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Antwerp cool

The Belgian fashion metropolis celebrates the architecture duo Sanaa. By Roman Hollenstein

The metamorphosis is impressive: anyone who hasn't been to Antwerp for some time will hardly recognize it. Historic monuments like the Gothic Cathedral, the Renaissance Town Hall and the Rubens House shine with new splendour, while the many cool bars and trendy shops make it unmistakeably clear that this is Belgium's new style Mecca. Visitors to Nationalestraat can submerge themselves in the fashion enclave of Dries van Noten or browse through art, design and architecture books next door. And just down the street is the new MoMu Fashion Museum, set up four years ago in a turn-of-the-century block with a stage-like entrance. The museum documents, among other things, the success of the "Antwerpse Zes," six Antwerp fashion designers who set out twenty years ago to conquer the world of the beautiful.

Zollverein School of Management and Design, Essen by SANAA © Walter Niedermayr. Photos courtesy "deSingel"

The Fashion Museum, designed by Gent architect Marie-Jose van Hee, also demonstrates that the city on the Schelde is becoming increasingly interested in contemporary architecture. The start was made in 1988 with Bob van Reeth's black and white striped Van-Roosmalen-Haus, inspired by Adolf Loos. After that, revitalisation continued in the former dock area of Eilandje in the north of the old city. The warehouses around the Godefriduskaai, some of which date back 450 years, were carefully restored and converted into temples for music, dance and fashion. Between them, architects from all over the world have created new living spaces. Thanks to this activity, Antwerp's north is now slowly starting to compete with the stylish Zuid and its Museum Mile. At the same time, the square in front of the Koninklijk Museum voor Schone Kunsten (Royal Museum of Fine Arts), once grey with traffic, is the epitome of Antwerp elegance. And still today Ann Demeulemeester's clothing paradise, staged like a minimalist artist's studio, is considered the expression of a new, almost Protestant sparse good taste. This beautifully complements Flanders' baroque joie de vivre, which nowhere finds a more complete expression than in the disciplined, sensual craftmanship of Antwerp fashion.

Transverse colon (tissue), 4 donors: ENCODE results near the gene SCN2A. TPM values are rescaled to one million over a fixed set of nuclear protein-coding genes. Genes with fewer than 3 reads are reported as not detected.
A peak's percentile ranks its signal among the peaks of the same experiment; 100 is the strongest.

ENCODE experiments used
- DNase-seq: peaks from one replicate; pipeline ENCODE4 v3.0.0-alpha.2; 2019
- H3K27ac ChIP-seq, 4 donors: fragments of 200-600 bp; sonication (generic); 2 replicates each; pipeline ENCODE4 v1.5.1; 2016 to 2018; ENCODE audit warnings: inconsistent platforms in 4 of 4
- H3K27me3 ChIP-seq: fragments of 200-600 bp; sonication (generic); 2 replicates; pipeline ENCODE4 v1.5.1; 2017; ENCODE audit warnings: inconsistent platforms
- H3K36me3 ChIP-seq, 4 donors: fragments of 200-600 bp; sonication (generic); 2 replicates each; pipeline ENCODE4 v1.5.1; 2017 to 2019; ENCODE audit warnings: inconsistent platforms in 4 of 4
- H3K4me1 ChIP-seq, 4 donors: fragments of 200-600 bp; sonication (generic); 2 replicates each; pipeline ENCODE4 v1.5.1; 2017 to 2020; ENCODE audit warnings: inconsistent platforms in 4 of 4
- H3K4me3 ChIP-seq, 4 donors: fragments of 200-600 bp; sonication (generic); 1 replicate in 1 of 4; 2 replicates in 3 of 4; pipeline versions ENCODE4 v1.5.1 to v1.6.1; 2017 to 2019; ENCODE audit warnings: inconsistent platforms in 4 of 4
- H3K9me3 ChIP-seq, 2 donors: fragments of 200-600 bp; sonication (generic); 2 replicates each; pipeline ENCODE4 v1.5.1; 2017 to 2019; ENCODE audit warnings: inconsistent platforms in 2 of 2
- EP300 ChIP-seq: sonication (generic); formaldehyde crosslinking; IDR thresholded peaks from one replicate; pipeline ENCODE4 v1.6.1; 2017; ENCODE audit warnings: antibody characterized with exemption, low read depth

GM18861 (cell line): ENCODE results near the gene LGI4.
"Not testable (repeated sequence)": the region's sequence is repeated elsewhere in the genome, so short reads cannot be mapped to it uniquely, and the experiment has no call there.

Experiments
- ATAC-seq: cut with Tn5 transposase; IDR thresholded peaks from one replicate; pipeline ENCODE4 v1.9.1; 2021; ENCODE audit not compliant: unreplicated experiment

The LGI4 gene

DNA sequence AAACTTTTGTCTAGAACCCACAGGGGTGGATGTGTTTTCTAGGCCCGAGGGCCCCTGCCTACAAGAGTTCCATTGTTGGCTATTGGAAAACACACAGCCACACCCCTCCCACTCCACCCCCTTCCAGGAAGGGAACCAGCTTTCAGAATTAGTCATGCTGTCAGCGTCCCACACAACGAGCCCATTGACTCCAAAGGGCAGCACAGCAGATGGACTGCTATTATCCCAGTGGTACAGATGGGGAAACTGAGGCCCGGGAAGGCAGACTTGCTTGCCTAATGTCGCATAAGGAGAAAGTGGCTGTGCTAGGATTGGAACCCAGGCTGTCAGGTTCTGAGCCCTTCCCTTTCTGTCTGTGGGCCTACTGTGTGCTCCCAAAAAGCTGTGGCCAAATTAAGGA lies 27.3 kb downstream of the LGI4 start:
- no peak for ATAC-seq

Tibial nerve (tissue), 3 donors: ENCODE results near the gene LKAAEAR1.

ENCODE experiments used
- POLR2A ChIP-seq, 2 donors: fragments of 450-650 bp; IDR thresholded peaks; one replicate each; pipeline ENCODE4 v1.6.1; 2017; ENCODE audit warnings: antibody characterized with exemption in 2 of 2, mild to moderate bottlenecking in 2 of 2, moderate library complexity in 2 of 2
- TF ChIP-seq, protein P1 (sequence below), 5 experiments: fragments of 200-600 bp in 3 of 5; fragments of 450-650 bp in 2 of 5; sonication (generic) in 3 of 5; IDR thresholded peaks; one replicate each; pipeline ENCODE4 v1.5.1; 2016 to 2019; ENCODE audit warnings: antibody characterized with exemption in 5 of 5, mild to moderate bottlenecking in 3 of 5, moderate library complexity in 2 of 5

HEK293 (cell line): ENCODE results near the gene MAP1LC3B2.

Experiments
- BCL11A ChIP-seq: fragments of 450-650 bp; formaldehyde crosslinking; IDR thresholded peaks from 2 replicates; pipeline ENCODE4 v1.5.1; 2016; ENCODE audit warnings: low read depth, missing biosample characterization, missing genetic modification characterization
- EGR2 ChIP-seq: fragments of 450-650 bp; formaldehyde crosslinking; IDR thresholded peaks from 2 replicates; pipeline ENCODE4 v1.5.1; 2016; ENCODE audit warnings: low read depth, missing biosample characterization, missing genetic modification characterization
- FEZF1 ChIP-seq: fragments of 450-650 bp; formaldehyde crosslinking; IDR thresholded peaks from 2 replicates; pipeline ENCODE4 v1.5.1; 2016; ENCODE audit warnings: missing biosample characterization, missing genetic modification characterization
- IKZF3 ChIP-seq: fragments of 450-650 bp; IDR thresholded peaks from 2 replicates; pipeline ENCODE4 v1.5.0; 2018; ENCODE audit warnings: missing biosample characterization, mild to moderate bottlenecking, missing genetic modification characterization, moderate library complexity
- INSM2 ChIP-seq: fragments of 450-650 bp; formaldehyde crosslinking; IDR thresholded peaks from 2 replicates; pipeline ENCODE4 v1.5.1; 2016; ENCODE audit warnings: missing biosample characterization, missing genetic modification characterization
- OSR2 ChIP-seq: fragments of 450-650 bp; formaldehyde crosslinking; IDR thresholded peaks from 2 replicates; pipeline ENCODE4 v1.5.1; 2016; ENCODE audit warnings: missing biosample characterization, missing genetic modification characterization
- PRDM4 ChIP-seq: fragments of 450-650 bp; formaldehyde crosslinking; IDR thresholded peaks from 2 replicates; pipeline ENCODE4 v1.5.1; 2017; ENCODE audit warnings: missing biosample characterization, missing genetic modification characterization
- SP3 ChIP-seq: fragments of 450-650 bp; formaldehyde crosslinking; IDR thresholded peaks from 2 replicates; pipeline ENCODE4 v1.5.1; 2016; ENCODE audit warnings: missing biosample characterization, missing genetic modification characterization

Zollverein School of Management and Design, Essen by SANAA © Walter Niedermayr

If you set out from the trendy Zuid and move south-east through turn-of-the-century neighbourhoods, you come to the modern "deSingel" cultural centre, not far from the southern highway ring. Starting in 1958, the great Flemish architect Leon Stijnen (1899-1990) created his most important work here in several stages: an ensemble centred around two courtyards with a conservatory, concert and theatre hall and long corridor serving as an exhibition space. Despite its somewhat peripheral location, "deSingel" has become the internationally best-connected centre for modern and contemporary culture in all of Flanders. Besides its key role in music and performance, it also plays a key role as a platform for architecture. Since 1985, the exhibition hall has mostly staged exhibitions on architecture. The work of Rem Koolhaas, Daniel Libeskind, Jean Nouvel and Aldo Rossi - all guiding lights for the new Flemish architecture - have been exhibited here alongside Belgian architects Marie-Jose van Hee, Robbrecht & Daem, Xaveer de Geyter and Stephane Beel.

21st Century Museum of Contemporary Art, Kanazawa, 2004 by SANAA © Walter Niedermayr